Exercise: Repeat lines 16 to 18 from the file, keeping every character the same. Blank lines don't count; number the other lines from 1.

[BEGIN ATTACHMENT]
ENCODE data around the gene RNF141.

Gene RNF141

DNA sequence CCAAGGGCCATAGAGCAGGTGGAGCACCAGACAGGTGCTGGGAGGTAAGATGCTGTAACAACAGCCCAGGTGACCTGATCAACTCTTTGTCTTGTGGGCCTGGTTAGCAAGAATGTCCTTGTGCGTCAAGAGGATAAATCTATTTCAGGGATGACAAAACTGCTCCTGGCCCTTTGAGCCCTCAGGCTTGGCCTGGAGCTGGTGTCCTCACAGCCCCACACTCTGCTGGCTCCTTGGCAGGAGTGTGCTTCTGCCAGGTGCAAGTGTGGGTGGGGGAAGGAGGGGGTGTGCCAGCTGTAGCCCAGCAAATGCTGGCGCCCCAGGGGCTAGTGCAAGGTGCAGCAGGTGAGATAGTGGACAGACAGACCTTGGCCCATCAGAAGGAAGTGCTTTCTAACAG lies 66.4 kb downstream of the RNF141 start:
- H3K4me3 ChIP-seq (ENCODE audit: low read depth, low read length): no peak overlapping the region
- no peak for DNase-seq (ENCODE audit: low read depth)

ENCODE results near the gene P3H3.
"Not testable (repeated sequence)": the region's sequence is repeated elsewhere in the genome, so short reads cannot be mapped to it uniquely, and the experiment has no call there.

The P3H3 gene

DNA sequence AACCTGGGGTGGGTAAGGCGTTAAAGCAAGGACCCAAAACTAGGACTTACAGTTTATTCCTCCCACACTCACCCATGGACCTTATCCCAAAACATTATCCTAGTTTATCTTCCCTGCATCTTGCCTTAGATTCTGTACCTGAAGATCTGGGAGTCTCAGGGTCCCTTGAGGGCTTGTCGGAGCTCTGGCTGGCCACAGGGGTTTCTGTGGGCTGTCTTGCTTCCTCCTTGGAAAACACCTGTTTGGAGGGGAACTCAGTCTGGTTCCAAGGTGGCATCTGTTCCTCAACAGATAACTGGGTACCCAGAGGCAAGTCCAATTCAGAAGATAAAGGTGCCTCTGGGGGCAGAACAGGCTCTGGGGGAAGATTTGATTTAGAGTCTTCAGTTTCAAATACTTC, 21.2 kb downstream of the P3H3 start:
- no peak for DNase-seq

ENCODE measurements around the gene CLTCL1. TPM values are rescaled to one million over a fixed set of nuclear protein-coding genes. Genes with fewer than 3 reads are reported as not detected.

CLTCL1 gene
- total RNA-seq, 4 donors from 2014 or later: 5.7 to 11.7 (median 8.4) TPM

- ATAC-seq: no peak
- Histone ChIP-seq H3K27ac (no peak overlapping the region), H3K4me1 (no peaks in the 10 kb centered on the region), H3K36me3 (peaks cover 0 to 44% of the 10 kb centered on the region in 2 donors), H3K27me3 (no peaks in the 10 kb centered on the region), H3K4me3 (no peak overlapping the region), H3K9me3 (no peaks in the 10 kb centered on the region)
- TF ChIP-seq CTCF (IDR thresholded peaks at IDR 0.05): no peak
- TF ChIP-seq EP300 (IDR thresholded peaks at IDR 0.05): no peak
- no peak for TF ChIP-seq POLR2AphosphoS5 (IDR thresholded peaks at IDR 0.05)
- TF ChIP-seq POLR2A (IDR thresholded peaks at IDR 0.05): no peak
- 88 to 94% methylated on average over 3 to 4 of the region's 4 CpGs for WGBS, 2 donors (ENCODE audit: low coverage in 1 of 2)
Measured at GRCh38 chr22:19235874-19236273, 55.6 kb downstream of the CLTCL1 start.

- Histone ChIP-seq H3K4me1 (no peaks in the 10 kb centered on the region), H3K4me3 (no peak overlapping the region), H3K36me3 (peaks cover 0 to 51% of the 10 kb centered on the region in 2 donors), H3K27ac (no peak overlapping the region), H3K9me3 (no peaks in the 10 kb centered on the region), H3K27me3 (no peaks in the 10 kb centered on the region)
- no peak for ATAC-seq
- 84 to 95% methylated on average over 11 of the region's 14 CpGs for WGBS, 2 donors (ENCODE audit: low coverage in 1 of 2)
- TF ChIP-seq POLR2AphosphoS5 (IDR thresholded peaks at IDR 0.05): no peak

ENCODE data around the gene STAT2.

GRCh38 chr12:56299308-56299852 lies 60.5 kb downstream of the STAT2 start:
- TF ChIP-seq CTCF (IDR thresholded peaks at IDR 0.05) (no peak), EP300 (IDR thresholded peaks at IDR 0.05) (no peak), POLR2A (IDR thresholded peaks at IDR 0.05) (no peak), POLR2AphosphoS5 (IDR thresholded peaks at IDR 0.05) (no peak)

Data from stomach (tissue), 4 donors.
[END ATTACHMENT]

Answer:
- TF ChIP-seq CTCF (IDR thresholded peaks at IDR 0.05): no peak
- TF ChIP-seq EP300 (IDR thresholded peaks at IDR 0.05): no peak
- no peak for TF ChIP-seq POLR2AphosphoS5 (IDR thresholded peaks at IDR 0.05)